Think of yourself as a student, or a parent of a student, at this school. Think about all the things I’ve just mentioned, and the financial stress that comes with trying to keep your family housed, safe, clothed, and fed. Now imagine that you’re getting ready to send your child to school with the feeling of shame that comes from not being properly prepared – not because you don’t want to do the best for your child, but because you literally can’t afford to.

In many more affluent schools, parents and PTAs join with teachers in providing books and supplies. Our school didn’t have a PTA and most of our parents couldn’t help out much, although they did when they could. And supplies and books were more important for kids who didn’t have them at home, so teachers used their meager paychecks to buy these for their students.

Now that I’ve given you the context, I think you’ll understand why we as teachers are so grateful for Family Giving Tree and for all of you and your work with getting these donations into the hands of students who need them.

Many of my students came to school with their belongings in plastic grocery bags because they didn’t have anything else to carry them in. I started asking my friends in tech who went to trade shows and got laptop bags to donate them to me. Pretty soon my class was the only one with 20 kids proudly sporting laptop bags, but they were not really the right size or shape for third-graders. They did, however, help the kids with their dignity, as they had something that didn’t look like a trash bag to bring to school.

Even when the kids got a backpack substitute, they usually didn’t have school supplies. Their parents wanted to help but they just didn’t have the money. I spent thousands of dollars of my own money each year. That’s right, thousands. On a beginning teachers’ salary! But what the school gave us was in no way enough and I needed to help these kids learn.

In addition to what I spent myself, I started asking people for supplies. I posted on Craigslist and got supplies from strangers. I begged friends for supplies. I asked my family to give me money for my classroom instead of Christmas and birthday presents. I was shameless – because it was for the kids. In fact, one of my friends who worked at Pixar Animation studios, recently reminded me that when we met, I asked him to come talk to my students before I even told him what my name was! I had one friend who made holiday gift boxes for all my third graders and the joy on their faces as they unwrapped the boxes – which contained practical school supplies, socks, art supplies and fun toys… well, these kids would be in their 20s now and it still makes me smile. If you want to hear more about how effective donations are, I have some great stories in my book. The truckload full of paper donation – and I mean full – is my favorite, but is a little too long to tell here.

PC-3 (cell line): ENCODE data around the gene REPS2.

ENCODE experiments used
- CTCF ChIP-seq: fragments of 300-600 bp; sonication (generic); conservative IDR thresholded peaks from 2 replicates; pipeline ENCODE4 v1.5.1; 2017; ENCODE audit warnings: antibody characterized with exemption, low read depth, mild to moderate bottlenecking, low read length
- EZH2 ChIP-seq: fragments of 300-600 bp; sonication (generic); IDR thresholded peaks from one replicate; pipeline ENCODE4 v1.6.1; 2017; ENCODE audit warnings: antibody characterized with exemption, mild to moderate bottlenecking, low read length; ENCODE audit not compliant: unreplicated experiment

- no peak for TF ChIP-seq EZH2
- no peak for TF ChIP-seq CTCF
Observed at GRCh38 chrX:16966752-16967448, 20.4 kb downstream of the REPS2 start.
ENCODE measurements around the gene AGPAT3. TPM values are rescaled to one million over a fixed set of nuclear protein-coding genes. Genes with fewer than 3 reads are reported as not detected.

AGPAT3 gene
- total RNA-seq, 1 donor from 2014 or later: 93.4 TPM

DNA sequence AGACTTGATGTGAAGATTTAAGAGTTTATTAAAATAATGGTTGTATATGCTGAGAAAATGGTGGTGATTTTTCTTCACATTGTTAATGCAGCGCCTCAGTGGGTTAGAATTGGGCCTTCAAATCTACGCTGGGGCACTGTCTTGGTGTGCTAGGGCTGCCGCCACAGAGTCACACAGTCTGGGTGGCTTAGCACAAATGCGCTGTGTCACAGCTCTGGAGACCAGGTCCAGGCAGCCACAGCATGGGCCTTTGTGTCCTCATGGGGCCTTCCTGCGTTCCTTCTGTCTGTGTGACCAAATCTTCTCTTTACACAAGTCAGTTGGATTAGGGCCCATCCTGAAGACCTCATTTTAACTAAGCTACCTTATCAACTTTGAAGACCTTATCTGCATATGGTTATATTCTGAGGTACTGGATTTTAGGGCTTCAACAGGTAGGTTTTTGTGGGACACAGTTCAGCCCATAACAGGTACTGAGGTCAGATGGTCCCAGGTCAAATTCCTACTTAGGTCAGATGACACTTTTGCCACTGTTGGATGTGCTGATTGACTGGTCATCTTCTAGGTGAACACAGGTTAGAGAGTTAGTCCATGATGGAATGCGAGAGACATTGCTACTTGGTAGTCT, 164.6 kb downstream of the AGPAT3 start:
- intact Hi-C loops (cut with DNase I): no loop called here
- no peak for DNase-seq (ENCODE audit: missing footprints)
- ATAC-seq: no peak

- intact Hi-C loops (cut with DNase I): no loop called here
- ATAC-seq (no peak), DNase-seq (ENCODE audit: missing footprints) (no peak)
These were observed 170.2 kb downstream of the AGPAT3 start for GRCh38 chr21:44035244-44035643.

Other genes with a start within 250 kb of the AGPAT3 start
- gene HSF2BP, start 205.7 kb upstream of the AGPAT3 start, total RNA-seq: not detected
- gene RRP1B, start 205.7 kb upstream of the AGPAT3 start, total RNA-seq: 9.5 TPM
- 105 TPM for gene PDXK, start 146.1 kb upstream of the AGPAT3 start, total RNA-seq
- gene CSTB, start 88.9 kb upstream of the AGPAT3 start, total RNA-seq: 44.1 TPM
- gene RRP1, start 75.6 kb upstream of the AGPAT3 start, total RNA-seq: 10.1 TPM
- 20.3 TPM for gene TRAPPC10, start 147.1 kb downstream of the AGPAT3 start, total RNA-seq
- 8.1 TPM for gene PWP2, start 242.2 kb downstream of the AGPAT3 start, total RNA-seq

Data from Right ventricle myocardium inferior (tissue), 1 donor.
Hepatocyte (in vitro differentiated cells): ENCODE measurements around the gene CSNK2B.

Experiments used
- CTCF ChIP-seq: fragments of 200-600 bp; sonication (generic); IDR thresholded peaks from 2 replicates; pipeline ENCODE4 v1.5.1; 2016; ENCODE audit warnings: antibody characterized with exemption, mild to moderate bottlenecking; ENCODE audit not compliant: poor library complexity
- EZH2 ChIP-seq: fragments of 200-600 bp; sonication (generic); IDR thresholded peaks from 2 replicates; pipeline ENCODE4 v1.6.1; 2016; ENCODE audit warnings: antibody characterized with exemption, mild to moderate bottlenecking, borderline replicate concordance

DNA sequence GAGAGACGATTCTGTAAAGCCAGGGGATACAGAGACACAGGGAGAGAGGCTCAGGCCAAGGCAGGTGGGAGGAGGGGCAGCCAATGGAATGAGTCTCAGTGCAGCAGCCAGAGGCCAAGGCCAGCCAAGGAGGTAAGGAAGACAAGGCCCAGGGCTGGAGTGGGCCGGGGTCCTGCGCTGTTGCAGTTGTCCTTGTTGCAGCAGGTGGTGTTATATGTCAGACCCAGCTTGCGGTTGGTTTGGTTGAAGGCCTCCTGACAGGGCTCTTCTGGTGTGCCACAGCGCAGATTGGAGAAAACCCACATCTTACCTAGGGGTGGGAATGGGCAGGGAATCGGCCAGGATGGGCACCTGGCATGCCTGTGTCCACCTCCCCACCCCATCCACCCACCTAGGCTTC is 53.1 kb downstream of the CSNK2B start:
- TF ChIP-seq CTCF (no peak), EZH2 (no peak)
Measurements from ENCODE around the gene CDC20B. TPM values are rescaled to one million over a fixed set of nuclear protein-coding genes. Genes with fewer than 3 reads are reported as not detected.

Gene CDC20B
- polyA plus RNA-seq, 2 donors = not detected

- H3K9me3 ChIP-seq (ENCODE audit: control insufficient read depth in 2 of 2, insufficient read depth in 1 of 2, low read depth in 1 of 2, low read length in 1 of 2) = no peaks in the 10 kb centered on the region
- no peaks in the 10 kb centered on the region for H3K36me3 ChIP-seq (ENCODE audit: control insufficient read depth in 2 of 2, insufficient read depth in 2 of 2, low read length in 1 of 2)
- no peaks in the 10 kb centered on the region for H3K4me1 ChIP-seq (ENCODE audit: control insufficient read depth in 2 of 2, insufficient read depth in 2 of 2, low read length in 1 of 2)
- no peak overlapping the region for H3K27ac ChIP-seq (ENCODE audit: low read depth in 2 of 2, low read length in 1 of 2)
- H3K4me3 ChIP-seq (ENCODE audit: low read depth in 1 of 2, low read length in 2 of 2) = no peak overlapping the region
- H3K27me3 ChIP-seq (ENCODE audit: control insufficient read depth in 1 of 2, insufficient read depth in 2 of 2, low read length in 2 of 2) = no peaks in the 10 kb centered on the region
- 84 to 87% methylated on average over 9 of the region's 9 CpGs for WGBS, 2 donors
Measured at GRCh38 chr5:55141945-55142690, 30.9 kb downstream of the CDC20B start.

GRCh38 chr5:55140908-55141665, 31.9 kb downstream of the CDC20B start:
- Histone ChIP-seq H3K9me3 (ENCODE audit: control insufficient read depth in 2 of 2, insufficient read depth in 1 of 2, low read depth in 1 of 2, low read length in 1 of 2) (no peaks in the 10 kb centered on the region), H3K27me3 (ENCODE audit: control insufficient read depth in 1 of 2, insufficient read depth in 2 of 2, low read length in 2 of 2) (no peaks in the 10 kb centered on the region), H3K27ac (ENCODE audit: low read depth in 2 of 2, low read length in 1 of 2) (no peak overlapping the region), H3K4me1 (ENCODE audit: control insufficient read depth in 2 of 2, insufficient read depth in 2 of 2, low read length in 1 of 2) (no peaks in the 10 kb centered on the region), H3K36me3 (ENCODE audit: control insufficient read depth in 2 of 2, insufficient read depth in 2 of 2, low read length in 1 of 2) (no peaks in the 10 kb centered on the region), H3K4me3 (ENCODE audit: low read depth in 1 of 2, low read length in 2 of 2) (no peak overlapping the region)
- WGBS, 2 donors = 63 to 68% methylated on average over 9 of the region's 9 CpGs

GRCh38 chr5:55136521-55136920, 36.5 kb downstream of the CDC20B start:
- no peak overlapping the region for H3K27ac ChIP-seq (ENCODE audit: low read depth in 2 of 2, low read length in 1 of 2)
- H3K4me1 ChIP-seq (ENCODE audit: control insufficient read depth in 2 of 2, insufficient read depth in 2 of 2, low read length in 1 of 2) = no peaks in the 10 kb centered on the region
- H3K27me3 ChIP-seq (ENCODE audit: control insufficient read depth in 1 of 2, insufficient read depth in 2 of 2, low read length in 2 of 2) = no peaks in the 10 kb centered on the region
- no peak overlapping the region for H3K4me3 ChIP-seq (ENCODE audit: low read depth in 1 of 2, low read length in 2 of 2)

People stepped up as I asked for help, and I had another surprise. I thought that my students would feel embarrassed about these donations. I thought they’d feel like they were accepting charity and have some shame about it. I was totally wrong. The kids were not only grateful, they saw these donations as proof that people cared, and that they were special. One third-grader said it, straight up: “People keep helping us because they know we’re special and they know we need an education.”

Now, a lot of people and groups try to help, and not all of them do it well. Every single teacher has a story of people who come in and donate… junk. I’ve gotten donations of stained clothing, used wrapping paper, and random tea bags. Family Giving tree is one of the good groups. Before I agreed to do this talk, I asked specifically how they communicate with the schools about the needs of the kids, and they gave me the answer I was hoping for.

Family Giving Tree talks to teachers and administrators at the schools to find out what is actually needed in the backpacks. They don’t assume, they actually talk to the people in the know, which is something I wish everyone did! There’s also a grade differentiation of the backpacks to make sure they have what is needed and appropriate. They also make sure that the contents of the backpacks are consistent, so there is no envy between kids.

This model is one of generosity, not of pity. It is not looking down on people and helping them because we feel sorry for them. It’s respectful and thoughtful, and actually helpful in a way that maintains the dignity of the recipients. This is essential I’m so grateful for all of you. I hope you will keep doing the drive every year and keep increasing the number of backpacks you collect, because there is so much need out there!


x

Wednesday, August 15, 2018

Just be Happy to See Me



I often tell that 90% of good teaching is just being happy to see the kids.

Sure, the teaching methods are important, obviously. Subject matter competence is essential. But none of these matter if you're not happy to see the kids.

Kids are smart; much smarter than many adults give them credit for. They know if someone is honestly happy to see them or if they're faking it. And they learn better if they are wanted and welcomed.

As a teacher, this can feel like just one more chore. We have so much to do; we are so overworked and underappreciated. But nothing else we do will make a lasting impression if we don't care about them.

I wish the politicians making the tests and setting terrible teacher salaries could see how wonderful the kids are, how hard we work, and how much we need to give to them. Then things would actually change.